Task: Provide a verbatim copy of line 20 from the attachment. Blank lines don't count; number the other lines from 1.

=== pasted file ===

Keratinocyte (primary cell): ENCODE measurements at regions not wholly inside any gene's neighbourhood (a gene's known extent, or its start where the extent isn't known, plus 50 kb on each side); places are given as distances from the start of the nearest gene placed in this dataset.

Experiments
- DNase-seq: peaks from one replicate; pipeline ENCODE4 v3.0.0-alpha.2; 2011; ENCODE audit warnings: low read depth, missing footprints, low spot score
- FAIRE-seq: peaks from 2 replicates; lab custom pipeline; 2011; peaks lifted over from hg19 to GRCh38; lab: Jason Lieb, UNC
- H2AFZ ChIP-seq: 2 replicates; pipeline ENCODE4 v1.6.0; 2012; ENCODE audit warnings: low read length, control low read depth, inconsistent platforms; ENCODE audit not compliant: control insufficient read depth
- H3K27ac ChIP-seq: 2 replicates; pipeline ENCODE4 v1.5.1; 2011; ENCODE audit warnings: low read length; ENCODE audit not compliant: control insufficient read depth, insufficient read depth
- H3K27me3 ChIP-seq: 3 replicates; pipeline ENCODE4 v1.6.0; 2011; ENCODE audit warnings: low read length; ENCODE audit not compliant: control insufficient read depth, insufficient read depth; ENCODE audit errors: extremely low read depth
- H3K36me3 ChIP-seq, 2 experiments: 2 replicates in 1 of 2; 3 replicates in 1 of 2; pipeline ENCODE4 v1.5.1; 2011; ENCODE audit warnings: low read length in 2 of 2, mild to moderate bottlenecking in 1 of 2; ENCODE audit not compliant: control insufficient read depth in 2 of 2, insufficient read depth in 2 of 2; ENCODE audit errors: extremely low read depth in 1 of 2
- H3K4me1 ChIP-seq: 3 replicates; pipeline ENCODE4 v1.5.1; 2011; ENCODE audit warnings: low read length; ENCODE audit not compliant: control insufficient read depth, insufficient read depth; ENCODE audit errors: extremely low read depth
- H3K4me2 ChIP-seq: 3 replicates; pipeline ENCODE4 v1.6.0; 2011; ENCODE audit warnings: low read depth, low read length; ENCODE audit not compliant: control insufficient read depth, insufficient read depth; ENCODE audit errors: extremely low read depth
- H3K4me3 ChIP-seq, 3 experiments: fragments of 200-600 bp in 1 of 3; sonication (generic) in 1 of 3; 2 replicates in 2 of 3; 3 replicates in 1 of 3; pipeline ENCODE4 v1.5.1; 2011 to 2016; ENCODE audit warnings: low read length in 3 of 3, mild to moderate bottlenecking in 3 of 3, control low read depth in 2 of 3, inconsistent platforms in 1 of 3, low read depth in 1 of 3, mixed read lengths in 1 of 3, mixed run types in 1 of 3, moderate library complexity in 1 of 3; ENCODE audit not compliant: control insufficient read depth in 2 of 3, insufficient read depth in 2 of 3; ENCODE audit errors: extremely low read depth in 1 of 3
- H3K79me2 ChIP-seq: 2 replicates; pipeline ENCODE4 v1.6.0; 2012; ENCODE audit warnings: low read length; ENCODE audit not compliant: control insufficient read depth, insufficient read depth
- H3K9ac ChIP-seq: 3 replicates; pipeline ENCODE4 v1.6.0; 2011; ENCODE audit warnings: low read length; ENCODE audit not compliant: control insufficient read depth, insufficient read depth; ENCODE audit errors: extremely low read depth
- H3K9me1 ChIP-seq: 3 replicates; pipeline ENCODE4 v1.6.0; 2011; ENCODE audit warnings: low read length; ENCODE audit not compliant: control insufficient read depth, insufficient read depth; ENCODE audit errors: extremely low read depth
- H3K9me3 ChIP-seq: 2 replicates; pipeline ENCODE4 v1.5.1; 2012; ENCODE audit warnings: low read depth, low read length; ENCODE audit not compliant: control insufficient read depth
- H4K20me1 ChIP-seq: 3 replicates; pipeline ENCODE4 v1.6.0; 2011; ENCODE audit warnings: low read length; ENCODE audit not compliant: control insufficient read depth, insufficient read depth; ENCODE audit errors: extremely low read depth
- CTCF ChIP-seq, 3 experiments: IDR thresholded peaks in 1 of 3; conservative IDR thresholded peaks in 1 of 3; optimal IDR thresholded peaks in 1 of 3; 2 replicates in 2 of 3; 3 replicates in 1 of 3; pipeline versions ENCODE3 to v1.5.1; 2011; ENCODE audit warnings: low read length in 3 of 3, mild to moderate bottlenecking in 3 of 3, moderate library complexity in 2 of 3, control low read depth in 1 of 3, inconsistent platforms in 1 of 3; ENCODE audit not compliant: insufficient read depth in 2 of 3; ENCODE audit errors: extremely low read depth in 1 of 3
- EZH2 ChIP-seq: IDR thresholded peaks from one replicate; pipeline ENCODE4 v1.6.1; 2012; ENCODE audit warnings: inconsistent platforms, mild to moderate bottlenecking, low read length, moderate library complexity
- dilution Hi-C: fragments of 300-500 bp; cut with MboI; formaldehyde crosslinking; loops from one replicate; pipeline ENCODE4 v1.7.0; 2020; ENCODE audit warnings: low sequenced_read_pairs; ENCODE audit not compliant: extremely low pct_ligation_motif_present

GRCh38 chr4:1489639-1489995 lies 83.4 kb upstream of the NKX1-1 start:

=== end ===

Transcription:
GRCh38 chr4:1489639-1489995 lies 83.4 kb upstream of the NKX1-1 start: